Academic journal article Persuasions: The Jane Austen Journal

Jane Austen's Relics and the Treasures of the East Room

Academic journal article Persuasions: The Jane Austen Journal

Jane Austen's Relics and the Treasures of the East Room

Article excerpt

ON THE FACE OF IT, there is something disconcerting about the spectacle of Chawton Cottage--something misleading, or at the least profoundly wishful. This squat brick dwelling wears its two commemorative plaques awkwardly. Topped with five ungainly chimneys and fronted with an implausibly short picket fence, it is certainly not the kind of cottage Marianne Dashwood might envision. Its many traces of windows and doors bricked over, moved and modified disrupt the symmetries they still imply without evoking the quaintness that we associate with irregularity in its more idealized, picturesque forms. Neither thatched, shuttered, nor covered with honeysuckles, the house is somewhat charmless: it is a functional edifice, built for use, not a cozy one. True, the brick wall along one side that encloses an English garden is more of a piece with the idyllic loveliness one expects, but the house stands aloof. A large white sign cheerily informs us that we are looking at "Jane Austen's House." To the extent that this possessive lulls us into a sense that the house and its effects and appurtenances were--and in some sense still are--Jane Austen's and that in entering the house we might be visiting Austen herself, we will be charmed, but it is inevitable that we will be disappointed as well. The charm and disappointment aroused by the "cottage" and the things within it are what I will ponder in this essay. (1)

It starts in the parlor. There, one is drawn to a square piano, dated promisingly circa 1810. A note card informs us, "Although this piano is not the one Jane Austen used ... she bought a similar type." In the next room, we encounter a handsome dining room table. "This table," we read, "is of early nineteenth century design, probably after Jane Austen's death in 1817. It was, however, in use at the Great House at Chawton, in the lifetime of Edward Knight (Austen), Jane's third brother (1768-1852)." Am I the only pilgrim flummoxed by this mixed message? The table is dated after 1817, but the "family" (we are told) "still" refers to it as "Jane's"? Why does the "family" "still" call it "Jane's" though they know it isn't? We are being invited into a knowing make-believe that these things bring us into Austen's presence, just as we have been with piano. In much the same way, we learn that the teakettle in the hearth belonged to Kate Greenaway, while the nearby display case contains (among other things) a hand-plane mislaid on the premises by a seventeenth-century carpenter; spillikins, fish counters and letters used in games with no connection to Austen, other than the fact that she would have known what they are; silver-tipped bottles that belonged to her niece Mary Jane and a box that was Fanny's. Even the writing table by the window, at which we are asked to imagine Austen writing her novels is and is not Jane Austen's: "only the top," we read, "is original."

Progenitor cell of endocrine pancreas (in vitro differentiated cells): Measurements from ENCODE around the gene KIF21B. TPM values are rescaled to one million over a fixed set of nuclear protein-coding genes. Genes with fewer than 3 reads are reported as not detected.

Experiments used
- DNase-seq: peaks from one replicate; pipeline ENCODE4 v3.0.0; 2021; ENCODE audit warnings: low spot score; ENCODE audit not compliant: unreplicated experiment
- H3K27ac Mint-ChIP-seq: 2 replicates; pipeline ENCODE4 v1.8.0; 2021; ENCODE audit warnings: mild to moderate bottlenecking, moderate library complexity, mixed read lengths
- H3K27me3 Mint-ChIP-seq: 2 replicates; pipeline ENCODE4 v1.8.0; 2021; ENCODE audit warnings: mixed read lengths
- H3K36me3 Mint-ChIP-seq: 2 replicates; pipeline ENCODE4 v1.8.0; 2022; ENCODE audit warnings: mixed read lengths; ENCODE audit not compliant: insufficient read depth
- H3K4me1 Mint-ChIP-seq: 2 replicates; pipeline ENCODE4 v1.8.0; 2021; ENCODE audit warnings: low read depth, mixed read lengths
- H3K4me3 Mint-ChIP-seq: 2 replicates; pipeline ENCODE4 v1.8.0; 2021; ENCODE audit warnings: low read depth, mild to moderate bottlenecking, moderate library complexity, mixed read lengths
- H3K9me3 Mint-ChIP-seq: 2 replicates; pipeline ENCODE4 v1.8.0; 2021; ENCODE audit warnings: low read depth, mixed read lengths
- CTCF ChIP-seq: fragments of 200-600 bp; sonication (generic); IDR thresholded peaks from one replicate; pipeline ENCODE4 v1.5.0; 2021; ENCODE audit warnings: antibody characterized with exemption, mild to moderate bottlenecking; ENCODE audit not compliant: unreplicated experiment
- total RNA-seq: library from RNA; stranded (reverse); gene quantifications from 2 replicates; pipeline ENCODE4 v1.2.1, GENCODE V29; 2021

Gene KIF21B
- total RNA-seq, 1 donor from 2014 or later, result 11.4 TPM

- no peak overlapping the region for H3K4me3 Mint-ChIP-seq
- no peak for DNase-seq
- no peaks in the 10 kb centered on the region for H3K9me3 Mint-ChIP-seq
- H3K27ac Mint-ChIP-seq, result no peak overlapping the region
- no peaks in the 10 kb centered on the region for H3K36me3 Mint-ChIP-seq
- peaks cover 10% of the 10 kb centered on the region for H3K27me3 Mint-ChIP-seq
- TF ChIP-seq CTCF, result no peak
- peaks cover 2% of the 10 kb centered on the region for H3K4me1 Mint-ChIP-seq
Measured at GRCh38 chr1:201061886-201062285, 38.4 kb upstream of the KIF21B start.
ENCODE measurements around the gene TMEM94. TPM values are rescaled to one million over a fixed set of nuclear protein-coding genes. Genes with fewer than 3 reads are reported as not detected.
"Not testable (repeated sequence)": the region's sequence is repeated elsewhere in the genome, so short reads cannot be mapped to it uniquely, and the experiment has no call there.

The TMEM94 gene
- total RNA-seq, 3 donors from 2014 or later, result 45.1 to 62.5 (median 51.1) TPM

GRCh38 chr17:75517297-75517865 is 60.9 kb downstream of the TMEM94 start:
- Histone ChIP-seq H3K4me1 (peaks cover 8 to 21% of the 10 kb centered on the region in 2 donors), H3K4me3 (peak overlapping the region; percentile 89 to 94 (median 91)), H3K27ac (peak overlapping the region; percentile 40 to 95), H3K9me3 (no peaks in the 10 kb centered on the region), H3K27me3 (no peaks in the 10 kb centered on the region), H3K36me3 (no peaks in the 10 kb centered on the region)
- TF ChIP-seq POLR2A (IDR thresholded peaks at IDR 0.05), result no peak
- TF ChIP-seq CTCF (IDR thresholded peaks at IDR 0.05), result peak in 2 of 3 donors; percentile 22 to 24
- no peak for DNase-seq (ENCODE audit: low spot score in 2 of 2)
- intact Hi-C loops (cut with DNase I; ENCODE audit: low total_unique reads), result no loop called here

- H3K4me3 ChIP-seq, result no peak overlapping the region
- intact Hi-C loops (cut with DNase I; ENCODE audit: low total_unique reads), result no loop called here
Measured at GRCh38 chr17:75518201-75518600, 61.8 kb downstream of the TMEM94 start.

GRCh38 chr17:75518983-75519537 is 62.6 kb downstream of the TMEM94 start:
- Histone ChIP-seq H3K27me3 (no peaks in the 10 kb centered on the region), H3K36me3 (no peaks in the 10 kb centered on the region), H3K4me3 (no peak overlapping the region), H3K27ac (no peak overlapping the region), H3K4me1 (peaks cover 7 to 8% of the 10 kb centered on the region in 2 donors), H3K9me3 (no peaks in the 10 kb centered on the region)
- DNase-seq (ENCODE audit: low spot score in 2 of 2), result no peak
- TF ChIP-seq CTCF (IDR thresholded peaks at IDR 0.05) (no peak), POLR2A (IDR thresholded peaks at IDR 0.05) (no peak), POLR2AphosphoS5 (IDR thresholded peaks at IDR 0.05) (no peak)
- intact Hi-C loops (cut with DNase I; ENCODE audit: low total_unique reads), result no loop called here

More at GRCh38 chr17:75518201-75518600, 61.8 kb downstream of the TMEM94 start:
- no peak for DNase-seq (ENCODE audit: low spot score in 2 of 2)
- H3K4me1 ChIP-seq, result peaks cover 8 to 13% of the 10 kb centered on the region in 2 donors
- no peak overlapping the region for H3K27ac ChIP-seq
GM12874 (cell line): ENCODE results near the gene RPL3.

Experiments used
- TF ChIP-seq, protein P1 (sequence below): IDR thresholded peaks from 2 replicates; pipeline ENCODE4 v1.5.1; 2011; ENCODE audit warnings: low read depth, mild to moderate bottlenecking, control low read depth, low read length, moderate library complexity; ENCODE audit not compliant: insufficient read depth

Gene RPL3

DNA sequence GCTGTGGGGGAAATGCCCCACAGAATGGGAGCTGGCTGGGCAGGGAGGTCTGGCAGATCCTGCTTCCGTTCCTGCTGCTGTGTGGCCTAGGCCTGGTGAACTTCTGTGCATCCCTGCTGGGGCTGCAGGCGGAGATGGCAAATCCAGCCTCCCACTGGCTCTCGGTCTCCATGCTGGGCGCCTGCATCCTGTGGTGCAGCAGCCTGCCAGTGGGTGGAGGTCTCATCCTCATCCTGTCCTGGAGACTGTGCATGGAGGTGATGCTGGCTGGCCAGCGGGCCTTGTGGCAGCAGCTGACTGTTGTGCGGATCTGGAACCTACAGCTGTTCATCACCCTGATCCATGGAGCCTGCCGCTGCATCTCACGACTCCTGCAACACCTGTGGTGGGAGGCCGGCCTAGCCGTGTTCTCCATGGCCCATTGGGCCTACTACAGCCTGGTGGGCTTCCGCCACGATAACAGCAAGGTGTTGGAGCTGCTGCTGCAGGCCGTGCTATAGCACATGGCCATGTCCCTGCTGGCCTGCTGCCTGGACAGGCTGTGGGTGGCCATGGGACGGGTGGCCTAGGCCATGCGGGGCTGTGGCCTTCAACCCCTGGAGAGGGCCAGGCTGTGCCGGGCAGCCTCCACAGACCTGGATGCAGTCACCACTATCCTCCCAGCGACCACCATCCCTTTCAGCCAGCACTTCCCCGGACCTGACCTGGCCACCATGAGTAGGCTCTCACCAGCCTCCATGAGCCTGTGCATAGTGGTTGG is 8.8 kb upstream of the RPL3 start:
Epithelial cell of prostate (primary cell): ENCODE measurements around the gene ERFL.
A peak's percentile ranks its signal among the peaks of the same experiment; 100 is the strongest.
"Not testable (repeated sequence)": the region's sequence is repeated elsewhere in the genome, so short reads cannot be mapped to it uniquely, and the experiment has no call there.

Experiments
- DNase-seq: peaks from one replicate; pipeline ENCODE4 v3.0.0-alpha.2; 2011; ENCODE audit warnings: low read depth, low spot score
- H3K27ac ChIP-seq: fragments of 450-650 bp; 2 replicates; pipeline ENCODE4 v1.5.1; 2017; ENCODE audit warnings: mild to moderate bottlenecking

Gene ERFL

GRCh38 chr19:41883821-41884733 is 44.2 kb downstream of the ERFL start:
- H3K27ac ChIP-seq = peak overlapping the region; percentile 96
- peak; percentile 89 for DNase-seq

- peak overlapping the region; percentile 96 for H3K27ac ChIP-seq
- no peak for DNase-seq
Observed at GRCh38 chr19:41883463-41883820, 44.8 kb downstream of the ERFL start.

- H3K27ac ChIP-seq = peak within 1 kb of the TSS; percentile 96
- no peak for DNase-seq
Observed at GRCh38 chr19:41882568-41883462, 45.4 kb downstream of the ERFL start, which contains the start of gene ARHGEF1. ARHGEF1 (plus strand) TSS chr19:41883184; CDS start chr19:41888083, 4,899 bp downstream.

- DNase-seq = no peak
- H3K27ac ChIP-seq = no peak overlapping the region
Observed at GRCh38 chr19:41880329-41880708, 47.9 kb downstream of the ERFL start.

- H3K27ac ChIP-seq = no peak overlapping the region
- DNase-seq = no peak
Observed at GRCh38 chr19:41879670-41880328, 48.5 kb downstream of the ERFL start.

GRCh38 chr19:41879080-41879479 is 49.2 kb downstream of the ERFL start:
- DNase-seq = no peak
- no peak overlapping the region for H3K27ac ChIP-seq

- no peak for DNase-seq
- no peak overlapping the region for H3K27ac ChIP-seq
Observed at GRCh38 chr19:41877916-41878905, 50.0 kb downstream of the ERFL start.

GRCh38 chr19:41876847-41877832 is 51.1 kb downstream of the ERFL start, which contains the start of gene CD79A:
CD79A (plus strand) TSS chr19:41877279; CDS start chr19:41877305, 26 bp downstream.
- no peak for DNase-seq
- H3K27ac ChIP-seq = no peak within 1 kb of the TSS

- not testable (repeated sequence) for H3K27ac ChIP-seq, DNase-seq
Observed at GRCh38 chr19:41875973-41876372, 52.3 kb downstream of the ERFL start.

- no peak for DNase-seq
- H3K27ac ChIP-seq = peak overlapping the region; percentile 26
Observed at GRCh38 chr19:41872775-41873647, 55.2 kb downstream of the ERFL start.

Of course, not all of the things on display in "Jane Austen's House" bear so indirect relation to Austen. Many genuine relics of Austen are gathered here as well, and the explanatory note cards detail their provenance in an exemplary fashion. To name only a few, the music books that were copied out in her own hand; the lace collar that once graced her throat, the topaz cross that hung around her neck, the blue-bead bracelet that encircled her wrist, the patchwork quilt that was stitched by her hands; and the donkey-cart that bore her down the village lanes. All of these move us because of their connection to Austen's body. Preeminent among these is the lock of her hair, a "primary" relic, a remnant of Austen's actual body. When the founders of the Jane Austen Society lamented at their first meeting that Austen's hair was now in America, the great American collector Alberta Hirshheimer Burke, who purchased the hair at auction and who happened to be present, stood up and immediately donated it to the museum. Several newspapers reported the event as news of national import: "Jane Austen's Locks Returned. …

Search by... Author
Show... All Results Primary Sources Peer-reviewed

Oops!

An unknown error has occurred. Please click the button below to reload the page. If the problem persists, please try again in a little while.